The 1995 Kevin Costner movie Waterworld might be set in the distant future – but if recent research is to be believed the film’s setting may have been a reality in the past.
New research shows that more than 3 billion years ago, early Earth may have been a real-life “waterworld”, without a continent in sight.
Tell-tale chemical signatures were spotted in an ancient chunk of ocean floor which points to a planet once devoid of continents, the largest landmasses on Earth.
Geobiologist Boswell Wing, of the University of Colorado, Boulder, and his former postdoctoral student Benjamin Johnson, now at Iowa State University, launched the project to break fresh ground in the debate over what ancient Earth might have looked like and how hot or cold it may have been.
The team’s research work centred on a geological site called the Panorama district in north-western Australia’s outback, where a 3.2bn-year-old slab of the ocean floor has been turned on its side.
Locked inside the ancient crust are chemical clues about the seawater that covered Earth at the time.
Their findings, published in Nature Geoscience earlier this week, claims that the oxygen ratios found in their rock samples could be attributed to a lack of continents.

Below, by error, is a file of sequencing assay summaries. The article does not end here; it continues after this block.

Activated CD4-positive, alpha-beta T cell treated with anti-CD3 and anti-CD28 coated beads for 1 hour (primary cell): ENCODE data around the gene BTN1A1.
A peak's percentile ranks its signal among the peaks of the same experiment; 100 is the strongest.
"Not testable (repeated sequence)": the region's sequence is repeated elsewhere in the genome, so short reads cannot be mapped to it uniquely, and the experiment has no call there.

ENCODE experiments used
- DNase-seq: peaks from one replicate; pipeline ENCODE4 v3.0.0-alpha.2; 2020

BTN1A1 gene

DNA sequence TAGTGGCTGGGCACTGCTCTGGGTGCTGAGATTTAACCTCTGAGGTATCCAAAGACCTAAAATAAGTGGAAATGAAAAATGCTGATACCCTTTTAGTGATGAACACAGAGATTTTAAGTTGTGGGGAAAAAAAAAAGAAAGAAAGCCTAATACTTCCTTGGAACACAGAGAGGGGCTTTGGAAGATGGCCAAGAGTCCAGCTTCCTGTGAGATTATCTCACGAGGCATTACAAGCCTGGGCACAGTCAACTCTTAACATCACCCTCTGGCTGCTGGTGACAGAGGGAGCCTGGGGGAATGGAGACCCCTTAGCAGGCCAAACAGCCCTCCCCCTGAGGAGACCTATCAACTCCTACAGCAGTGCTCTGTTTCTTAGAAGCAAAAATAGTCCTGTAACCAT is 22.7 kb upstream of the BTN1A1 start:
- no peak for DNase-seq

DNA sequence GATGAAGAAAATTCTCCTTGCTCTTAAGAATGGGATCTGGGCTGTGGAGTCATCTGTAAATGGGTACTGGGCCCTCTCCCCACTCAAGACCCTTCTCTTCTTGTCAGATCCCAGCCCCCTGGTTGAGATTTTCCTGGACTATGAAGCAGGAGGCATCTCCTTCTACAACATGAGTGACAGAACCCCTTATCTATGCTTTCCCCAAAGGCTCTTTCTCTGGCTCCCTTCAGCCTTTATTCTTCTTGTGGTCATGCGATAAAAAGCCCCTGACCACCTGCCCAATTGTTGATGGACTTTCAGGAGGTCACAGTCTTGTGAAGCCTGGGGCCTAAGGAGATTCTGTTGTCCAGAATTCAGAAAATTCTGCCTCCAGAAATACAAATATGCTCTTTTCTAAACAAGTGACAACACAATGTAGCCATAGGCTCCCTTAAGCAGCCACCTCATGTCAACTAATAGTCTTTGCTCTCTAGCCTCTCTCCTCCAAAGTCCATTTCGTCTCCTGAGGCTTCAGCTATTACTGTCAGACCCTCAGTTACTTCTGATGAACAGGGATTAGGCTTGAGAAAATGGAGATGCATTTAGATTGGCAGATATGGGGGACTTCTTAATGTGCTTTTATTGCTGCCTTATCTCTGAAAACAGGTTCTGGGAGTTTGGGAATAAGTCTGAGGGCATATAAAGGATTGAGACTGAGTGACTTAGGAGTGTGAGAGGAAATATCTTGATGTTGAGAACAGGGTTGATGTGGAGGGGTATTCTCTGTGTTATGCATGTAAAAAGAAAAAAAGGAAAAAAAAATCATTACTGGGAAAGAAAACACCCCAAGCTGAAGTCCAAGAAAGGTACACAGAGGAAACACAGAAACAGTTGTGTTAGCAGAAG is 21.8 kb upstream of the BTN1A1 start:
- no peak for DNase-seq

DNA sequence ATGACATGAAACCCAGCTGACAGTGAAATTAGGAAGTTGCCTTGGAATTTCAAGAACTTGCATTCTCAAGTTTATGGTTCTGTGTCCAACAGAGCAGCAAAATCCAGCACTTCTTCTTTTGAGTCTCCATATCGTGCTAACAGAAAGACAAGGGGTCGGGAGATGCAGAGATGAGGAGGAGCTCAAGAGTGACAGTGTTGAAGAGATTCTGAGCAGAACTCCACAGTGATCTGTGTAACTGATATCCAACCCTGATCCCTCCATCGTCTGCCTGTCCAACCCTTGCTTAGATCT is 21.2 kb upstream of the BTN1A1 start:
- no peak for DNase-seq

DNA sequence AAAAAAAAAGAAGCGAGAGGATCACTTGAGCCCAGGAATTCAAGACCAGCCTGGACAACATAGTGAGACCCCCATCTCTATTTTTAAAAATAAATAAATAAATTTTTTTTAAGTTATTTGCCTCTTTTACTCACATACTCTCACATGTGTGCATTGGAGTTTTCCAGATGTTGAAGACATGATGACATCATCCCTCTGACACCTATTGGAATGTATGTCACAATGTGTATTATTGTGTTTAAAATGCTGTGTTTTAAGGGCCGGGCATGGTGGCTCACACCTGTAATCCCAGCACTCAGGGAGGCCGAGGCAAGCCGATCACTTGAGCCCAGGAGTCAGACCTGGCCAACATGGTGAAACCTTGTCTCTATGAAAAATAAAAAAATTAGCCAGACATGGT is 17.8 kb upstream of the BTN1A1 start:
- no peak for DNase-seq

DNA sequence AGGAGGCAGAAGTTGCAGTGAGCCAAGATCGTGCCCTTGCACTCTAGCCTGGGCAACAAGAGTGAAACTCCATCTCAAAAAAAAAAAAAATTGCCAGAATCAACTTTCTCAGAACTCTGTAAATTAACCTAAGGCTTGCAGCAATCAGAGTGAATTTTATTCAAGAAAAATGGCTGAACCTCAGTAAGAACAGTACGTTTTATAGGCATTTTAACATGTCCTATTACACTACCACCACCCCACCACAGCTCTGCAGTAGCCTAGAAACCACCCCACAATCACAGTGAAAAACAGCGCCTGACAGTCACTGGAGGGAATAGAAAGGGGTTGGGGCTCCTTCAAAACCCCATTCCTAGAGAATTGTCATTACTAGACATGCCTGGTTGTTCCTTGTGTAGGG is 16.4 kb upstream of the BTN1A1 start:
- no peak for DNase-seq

That doesn’t mean the planet was necessarily entirely covered in water, claims Science Alert, but it could’ve had far less dry land than Earth has right now.
“There’s nothing in what we’ve done that says you can’t have teeny, micro-continents sticking out of the oceans,” Wing explains. “We just don’t think that there was the global-scale formation of continental soils like we have today.”
The next step of the research is to establish why and when exactly the continents emerged. The team plans to investigate younger rock formations to try to piece together that timeline.
If the team’s findings are confirmed by future work, it’ll help researchers to refine their theories on where and how the first single-celled life emerged on Earth, and what other planets may be habitable.